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Stroke and coronary heart disease: predictive power of standard risk factors into old age-long-term cumulative risk study among men in Gothenburg, Sweden

Journal article
Authors Kok Wai Giang
Lena Björck
Masuma Novak
Georg Lappas
Lars Wilhelmsen
Kjell Torén
Annika Rosengren
Published in European Heart Journal
Volume 34
Issue 14
Pages 1068-1074
ISSN 0195-668X
Publication year 2013
Published at Institute of Medicine, School of Public Health and Community Medicine
Institute of Medicine, Department of Molecular and Clinical Medicine
Pages 1068-1074
Language en
Links dx.doi.org/10.1093/eurheartj/ehs458
Keywords Score models, Stroke, CHD, Risk prediction, Risk factors, diastolic blood-pressure, hemorrhagic stroke, primary prevention, cardiovascular-disease, myocardial-infarction, vascular mortality, individual data, follow-up, cholesterol, countries
Subject categories Cardiac and Cardiovascular Systems

Abstract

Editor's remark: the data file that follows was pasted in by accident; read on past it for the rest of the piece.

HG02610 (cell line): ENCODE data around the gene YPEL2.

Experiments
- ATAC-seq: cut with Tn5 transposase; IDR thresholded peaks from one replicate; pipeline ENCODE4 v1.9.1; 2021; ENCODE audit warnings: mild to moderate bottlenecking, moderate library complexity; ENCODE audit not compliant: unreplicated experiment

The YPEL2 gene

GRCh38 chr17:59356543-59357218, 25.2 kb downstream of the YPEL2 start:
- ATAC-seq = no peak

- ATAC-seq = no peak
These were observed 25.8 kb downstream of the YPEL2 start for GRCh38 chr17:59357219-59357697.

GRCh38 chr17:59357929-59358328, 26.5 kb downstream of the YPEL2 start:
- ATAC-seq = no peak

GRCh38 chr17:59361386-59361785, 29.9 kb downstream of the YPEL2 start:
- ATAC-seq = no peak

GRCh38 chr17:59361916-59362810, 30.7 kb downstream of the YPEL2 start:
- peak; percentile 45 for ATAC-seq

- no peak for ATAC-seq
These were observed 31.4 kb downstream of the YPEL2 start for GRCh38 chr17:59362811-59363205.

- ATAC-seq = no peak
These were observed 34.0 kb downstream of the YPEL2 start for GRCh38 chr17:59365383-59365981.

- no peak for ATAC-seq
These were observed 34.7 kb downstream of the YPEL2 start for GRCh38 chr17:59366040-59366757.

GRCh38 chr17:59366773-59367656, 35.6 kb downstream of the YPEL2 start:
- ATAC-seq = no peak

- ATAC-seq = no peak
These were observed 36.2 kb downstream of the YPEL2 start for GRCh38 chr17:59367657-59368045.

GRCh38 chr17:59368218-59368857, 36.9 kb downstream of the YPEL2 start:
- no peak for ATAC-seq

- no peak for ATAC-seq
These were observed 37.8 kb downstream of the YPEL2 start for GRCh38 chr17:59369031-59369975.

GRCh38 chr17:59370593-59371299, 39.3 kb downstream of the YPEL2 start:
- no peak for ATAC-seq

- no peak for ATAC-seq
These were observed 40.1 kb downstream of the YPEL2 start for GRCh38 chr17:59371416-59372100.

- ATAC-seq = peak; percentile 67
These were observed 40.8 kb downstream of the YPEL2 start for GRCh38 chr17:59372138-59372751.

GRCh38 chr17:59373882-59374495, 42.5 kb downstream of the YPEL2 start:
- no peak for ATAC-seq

Aims The aim of this study was to examine the short-term and long-term cumulative risk of coronary heart disease (CHD) and stroke separately based on age, sex, smoking status, systolic blood pressure, and total serum cholesterol. Methods and results The Primary Prevention Study comprising 7174 men aged between 47 and 55 free from a previous history of CHD, stroke, and diabetes at baseline examination (1970–73) was followed up for 35 years. To estimate the cumulative effect of CHD and stroke, all participants were stratified into one of five risk groups, defined by their number of risk factors. The estimated 10-year risk for high-risk individuals when adjusted for age and competing risk was 18.1% for CHD and 3.2% for stroke which increased to 47.8 and 19.6%, respectively, after 35 years. The estimates based on risk factors performed well throughout the period for CHD but less well for stroke. Conclusion The prediction of traditional risk factors (systolic blood pressure, total serum cholesterol, and smoking status) on short-term risk (0–10 years) and long-term risk (0–35 years) of CHD of stroke differs substantially. This indicates that the cumulative risk in middle-aged men based on these traditional risk factors can effectively be used to predict CHD but not stroke to the same extent.

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